And speaking of dogs, if you’re interested in the work that Border collies do with sheep in Ireland and the UK, there is a wonderful demonstration hosted by shepherd Joe Joyce. It’s a fair drive from the castle, but well worth it if you have time. What better way to discover even more of Ireland’s stunning scenery? We count our visit to the sheep farm as one of our best days ever spent in Ireland. There was a litter of 11 week old puppies, and Joe took them out and let them begin to learn their job from the adult dogs. A few actually followed along, and he said it was the first time they were mature enough to show any interest. Watching them shadow their mentors was a delightful experience.


Dining Options:

There are a few royally good choices for meal times, one of which we didn’t fully appreciate until we checked out. We tried each of them, and all were grand, but I think our favorite was The Dungeon. (Links added with descriptions for easy access to menus.) Afternoon tea is served in The Connaught Room, a comfortable and traditionally furnished parlor with stunning views looking out over Lough Corrib.


Elegant and creative fine dining is offered in the evening and at breakfast (a vast buffet is offered in the morning) in the George V Dining Room. The head chef, Phillipe Farineau (“French heart; Irish produce”) is incredibly talented, and ingredients are impeccably fresh and locally sourced to the greatest possible extent. There was nothing we ordered that was not perfect.


Only because we’re simple people at heart, and don’t love dressing to the nines, we chose to dine in “The Dungeon” (aptly named for its subterranean location) on the second night, and the food was so good (and more economical) that we went back again on our last evening at Ashford.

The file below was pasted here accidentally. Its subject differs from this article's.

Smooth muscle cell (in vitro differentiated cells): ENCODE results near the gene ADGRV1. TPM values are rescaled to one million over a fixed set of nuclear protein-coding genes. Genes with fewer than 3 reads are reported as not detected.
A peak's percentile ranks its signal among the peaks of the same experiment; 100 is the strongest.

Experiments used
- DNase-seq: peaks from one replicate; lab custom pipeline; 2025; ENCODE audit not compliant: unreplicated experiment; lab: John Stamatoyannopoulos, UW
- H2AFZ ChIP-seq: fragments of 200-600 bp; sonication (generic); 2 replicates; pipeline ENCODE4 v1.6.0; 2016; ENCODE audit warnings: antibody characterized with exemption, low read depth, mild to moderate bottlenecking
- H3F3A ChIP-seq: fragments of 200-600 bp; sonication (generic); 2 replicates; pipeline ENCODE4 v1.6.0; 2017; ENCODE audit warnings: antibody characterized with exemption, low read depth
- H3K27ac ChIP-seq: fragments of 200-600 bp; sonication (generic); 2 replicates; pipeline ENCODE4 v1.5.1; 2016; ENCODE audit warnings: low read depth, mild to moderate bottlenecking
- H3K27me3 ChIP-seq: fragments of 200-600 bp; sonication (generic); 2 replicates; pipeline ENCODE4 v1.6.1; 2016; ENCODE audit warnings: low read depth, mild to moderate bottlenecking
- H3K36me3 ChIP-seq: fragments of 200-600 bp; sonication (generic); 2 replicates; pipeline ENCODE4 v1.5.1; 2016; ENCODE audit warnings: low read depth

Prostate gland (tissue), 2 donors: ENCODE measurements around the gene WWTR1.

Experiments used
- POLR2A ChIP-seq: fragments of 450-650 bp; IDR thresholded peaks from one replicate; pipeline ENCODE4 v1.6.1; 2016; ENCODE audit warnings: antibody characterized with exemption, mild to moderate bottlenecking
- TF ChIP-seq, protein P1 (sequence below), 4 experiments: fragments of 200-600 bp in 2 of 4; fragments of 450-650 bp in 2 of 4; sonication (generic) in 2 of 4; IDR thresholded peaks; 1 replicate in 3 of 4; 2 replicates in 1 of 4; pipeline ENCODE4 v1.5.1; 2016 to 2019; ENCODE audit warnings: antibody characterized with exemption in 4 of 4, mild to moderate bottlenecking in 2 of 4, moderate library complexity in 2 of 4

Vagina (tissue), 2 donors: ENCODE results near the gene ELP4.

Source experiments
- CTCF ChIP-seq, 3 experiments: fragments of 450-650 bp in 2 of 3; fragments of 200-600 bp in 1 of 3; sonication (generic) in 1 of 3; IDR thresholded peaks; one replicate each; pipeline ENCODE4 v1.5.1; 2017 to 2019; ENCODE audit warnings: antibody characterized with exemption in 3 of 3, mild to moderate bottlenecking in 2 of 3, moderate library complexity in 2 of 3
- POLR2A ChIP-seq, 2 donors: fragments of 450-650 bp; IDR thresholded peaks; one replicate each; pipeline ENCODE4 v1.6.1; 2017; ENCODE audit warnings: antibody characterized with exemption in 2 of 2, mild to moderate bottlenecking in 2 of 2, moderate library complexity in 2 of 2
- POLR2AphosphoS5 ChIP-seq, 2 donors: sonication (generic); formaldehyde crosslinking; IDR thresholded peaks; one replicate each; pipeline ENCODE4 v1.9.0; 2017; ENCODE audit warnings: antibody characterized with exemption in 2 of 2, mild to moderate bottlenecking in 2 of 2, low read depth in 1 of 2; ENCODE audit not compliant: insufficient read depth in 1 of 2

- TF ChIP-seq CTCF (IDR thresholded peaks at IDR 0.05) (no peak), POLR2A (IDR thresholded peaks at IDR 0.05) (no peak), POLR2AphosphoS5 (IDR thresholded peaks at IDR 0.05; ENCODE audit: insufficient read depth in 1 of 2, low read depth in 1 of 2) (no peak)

Think Irish stew, steaks, salmon, chicken, Shepherd’s pie, fish & chips – more basic, comfort and pub food, really, but all done beautifully, with some creative twists.


We were so busy all weekend that we barely noticed the thatch-roofed cottage that was separate from the castle, at the edge of the grounds. Someone suggested that we stop at Cullen’s at the Cottage as we were leaving, to pick up sandwiches for a picnic on the long ride home, nearly at the opposite coast of the country. We were very glad we did, because it may have been the nicest picnic of our lives. Everything from the rolls to the chicken and vegetables that filled them were perfectly fresh. We were able to choose from a wide selection of bottled juices and lemonade, as well as other freshly- made meal accompaniments such as salads and baked goods. If memory serves, the items for afternoon tea in the castle are baked here. There were also packages of nice quality treats and gift items for when we returned to the U.S. a few weeks later.


That weekend at Ashford Castle was probably a once-in-a-lifetime event, but what memories were made!

If your budget will accommodate such a weekend (or even one night) I think, you, too will find that it makes a lovely memory.